When a young person first appears in the Children’s Court on the ‘mention’ date (a court date of an administrative nature) for an apprehended domestic or personal violence order application, the court will ask and enquiries will be made to confirm if the young person is willing and suitable to commence counselling, or other similar intervention to address the issues that led to the matter before the Court.
This could include completing programs or attending and participating in services such as family or relationship counselling, anger management or mediation.
What happens if I consent?
Some Children’s Courts have Court Support Officers (CSO) who are trained to carry out a brief assessment on the young person’s suitability for counselling and intervention.
The assessment can also include an assessment on the suitability of the young person’s family to also engage in similar services– this means that the CSO may also need to speak with family members to ask a few questions.
If there is no CSO available at the courthouse, then the young person’s lawyer can make enquiries to determine if the young person would be suitable for certain services, as well as whether it would be appropriate for the young person’s family to also be engaged.
If the young person is suitable and willing to participate in counselling or an alternative intervention, then the details of the appropriate service as well as the details of the first appointment are provided to the court and recorded on the court file.
If both parties consent, then the Magistrate can order that only an interim apprehended domestic or personal violence order be made, and the application will be adjourned for 3 months to allow the young person to start attending the relevant service.
What if there are no services?
If after making enquiries, the CSO or lawyer find that there are no suitable services for the young person, then if both the police prosecutor and the young person consent, the Magistrate can make an interim apprehended domestic or personal violence order and the matter will be adjourned for 5 months.
After the adjournment
When the application returns to Court after the 3- or 5-month adjournment, the court will be provided with an update on the young person. If the prosecution confirms that there have been no breaches of the interim order, then the application can be withdrawn and dismissed by the Magistrate if both the police prosecutor and young person consent.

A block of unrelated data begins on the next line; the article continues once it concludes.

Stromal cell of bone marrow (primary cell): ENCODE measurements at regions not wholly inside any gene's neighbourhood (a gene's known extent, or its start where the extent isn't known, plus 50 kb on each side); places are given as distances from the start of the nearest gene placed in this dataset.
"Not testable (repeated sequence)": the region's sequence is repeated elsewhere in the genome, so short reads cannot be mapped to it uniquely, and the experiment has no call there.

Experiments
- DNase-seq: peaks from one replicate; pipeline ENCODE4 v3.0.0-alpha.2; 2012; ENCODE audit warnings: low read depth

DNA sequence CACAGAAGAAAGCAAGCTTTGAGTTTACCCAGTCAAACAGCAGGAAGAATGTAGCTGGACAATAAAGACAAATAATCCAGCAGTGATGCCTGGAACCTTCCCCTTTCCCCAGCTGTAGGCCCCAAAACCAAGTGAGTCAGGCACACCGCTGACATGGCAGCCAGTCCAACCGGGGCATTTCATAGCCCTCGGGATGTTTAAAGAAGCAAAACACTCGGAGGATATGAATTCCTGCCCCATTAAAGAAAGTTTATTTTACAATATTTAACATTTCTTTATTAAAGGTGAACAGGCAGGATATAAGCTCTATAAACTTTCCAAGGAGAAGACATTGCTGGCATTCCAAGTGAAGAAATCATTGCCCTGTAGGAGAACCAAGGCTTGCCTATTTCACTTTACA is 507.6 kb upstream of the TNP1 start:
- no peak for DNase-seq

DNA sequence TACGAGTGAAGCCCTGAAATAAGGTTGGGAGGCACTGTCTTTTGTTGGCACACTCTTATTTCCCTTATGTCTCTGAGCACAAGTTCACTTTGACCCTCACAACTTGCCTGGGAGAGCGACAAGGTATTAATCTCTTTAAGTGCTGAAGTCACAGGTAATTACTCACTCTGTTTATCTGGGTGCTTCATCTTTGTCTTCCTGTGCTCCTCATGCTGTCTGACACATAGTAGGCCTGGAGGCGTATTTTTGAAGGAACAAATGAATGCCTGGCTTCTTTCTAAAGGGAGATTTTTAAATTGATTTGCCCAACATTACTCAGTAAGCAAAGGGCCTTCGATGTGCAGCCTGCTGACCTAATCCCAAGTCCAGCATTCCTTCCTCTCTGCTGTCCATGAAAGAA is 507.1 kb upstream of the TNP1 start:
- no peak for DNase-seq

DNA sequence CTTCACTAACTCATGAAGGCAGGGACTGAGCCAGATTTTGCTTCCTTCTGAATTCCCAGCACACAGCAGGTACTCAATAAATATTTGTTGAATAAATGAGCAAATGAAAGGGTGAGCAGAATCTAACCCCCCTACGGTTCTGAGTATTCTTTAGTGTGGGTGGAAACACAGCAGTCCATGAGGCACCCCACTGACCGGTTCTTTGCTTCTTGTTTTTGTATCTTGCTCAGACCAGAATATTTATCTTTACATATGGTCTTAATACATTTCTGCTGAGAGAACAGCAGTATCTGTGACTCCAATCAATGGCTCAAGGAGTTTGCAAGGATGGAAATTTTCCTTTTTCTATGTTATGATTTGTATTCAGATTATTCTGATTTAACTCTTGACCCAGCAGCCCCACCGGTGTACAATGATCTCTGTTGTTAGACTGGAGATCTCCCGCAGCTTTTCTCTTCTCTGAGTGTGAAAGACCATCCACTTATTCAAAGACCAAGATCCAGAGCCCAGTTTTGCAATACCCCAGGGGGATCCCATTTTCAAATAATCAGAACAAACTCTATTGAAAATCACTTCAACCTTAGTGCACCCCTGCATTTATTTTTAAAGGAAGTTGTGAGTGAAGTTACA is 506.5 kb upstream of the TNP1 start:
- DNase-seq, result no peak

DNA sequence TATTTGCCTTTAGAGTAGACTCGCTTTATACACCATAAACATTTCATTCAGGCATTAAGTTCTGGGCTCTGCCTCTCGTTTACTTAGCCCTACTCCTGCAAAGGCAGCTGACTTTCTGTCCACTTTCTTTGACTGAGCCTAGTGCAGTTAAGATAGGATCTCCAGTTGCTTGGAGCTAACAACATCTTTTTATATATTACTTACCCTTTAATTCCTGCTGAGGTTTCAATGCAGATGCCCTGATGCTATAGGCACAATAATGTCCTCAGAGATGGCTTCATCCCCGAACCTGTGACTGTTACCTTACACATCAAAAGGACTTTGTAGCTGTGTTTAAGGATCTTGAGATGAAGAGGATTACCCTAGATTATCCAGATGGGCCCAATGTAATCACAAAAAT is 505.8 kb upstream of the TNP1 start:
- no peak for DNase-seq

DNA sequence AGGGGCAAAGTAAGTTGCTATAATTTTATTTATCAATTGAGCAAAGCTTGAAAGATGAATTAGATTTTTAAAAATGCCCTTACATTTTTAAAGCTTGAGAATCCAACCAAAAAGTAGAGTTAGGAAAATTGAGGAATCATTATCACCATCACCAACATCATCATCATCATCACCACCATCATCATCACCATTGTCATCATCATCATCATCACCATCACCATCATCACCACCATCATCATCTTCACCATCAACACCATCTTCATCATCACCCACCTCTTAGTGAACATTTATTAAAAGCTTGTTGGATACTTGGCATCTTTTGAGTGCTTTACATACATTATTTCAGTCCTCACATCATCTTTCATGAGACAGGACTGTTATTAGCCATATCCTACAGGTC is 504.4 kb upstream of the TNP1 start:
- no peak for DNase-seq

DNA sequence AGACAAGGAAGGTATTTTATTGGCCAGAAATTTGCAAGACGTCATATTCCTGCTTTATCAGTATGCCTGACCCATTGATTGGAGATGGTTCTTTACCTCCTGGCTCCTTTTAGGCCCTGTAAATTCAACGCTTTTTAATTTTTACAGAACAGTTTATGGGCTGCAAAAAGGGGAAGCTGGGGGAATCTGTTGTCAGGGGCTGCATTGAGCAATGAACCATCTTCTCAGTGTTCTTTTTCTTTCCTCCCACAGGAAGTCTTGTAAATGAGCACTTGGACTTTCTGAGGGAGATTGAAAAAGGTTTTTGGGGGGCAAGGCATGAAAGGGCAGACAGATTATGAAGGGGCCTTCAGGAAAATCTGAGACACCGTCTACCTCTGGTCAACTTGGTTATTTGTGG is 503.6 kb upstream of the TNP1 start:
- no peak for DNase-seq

What if someone doesn’t consent?
If either of the parties do not consent to making of the interim order, or if the application is not withdrawn after the adjournment, then the Court can order a final domestic or personal violence order by consent or the Court can make directions for the listing of the application for a defended hearing.
These directions usually include setting a timetable for the filing of statements by the police and the young person.
There can be more court dates or mention dates to ensure compliance with the timetable (to confirm that statements have been filed and served on the other party) before the application is ready to be listed and given a hearing date.
On the hearing date, the Magistrate will read the statements that have been provided and the parties can call witnesses to give further evidence and be cross-examined if required. When all the evidence has been heard by the Magistrate, they will make an order to grant the ADVO/APVO application or to dismiss it.
Going to the Children’s Court?
If you or a loved-one is required to attend a Children’s Court in New South Wales, call Sydney Criminal Lawyers anytime on (02) 9261 8881 to arrange a free first conference with a specialist defence lawyer who is familiar with the processes and procedures in cases brought against young persons, and will use that expertise to maximise the prospects of achieving a favourable outcome.
Receive all of our articles weekly
Mariecar Capili is a highly-respected criminal defence lawyer with many years of specialist experience in criminal defence. She has an exceptional track record of consistently producing successful outcomes in a wide range of criminal and traffic law cases,. Mariecar is a Senior Associate and integral member of the Sydney Criminal Lawyers defence team.